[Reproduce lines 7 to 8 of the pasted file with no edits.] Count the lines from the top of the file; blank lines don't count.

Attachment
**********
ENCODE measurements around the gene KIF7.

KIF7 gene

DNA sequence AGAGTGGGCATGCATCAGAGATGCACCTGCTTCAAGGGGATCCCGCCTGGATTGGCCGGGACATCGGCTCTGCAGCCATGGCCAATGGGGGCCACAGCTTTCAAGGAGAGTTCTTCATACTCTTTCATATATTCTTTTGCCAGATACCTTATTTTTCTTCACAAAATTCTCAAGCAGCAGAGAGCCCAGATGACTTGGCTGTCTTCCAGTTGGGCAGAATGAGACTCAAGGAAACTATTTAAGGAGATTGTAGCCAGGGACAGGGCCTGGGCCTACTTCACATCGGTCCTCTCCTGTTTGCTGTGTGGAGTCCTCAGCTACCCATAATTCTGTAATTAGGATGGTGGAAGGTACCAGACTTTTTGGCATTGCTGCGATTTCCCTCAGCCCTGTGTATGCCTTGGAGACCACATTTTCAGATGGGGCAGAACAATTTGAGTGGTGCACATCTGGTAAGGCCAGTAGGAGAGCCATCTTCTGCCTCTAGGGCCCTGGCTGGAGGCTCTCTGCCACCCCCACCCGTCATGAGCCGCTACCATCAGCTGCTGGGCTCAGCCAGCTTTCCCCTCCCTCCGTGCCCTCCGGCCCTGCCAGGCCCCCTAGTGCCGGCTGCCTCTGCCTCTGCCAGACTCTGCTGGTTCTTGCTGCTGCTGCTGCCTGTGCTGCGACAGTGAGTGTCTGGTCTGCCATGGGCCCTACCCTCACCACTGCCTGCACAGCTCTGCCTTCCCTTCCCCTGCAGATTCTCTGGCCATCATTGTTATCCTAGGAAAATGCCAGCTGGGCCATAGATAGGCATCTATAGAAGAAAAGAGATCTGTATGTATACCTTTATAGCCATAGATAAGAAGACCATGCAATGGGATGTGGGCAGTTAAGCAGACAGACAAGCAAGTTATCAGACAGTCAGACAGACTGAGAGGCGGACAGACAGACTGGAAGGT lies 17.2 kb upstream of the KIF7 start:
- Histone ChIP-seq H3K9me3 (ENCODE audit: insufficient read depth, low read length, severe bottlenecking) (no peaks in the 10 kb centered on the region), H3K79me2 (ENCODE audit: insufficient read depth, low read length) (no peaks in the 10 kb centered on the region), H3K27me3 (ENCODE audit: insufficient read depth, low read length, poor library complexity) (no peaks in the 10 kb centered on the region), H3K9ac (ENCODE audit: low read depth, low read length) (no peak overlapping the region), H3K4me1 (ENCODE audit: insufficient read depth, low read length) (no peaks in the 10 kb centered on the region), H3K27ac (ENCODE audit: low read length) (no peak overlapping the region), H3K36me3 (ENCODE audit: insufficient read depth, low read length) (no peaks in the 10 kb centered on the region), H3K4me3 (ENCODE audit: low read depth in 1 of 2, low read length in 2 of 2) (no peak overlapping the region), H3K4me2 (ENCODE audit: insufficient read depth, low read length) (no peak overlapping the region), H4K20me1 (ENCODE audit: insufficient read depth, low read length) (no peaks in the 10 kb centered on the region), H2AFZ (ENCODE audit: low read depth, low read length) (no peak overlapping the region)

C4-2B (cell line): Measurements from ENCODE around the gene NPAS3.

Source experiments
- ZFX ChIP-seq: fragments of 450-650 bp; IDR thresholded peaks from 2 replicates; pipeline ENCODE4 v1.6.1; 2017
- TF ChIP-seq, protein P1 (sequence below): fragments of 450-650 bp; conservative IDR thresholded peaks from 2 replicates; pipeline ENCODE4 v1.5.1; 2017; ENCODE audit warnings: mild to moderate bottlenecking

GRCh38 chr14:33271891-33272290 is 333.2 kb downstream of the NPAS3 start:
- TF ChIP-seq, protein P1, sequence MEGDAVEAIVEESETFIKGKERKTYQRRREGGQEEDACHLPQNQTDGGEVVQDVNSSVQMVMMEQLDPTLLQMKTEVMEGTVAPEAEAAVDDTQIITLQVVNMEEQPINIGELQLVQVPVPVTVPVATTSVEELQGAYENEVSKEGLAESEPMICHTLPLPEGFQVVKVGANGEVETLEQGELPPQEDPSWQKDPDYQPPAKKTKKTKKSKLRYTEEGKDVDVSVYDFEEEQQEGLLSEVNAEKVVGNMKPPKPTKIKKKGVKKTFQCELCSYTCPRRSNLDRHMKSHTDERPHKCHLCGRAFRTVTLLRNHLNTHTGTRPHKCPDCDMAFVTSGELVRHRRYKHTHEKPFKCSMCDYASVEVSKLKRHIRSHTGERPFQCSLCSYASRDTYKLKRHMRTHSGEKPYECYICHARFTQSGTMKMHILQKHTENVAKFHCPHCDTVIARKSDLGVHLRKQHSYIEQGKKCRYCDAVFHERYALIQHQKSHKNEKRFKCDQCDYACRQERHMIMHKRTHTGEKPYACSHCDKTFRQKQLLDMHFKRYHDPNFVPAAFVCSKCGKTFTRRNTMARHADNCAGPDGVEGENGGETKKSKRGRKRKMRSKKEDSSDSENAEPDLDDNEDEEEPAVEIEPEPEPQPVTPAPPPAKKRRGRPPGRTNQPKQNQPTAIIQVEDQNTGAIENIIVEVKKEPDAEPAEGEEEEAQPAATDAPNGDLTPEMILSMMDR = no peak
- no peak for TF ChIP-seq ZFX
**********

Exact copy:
- ZFX ChIP-seq: fragments of 450-650 bp; IDR thresholded peaks from 2 replicates; pipeline ENCODE4 v1.6.1; 2017
- TF ChIP-seq, protein P1 (sequence below): fragments of 450-650 bp; conservative IDR thresholded peaks from 2 replicates; pipeline ENCODE4 v1.5.1; 2017; ENCODE audit warnings: mild to moderate bottlenecking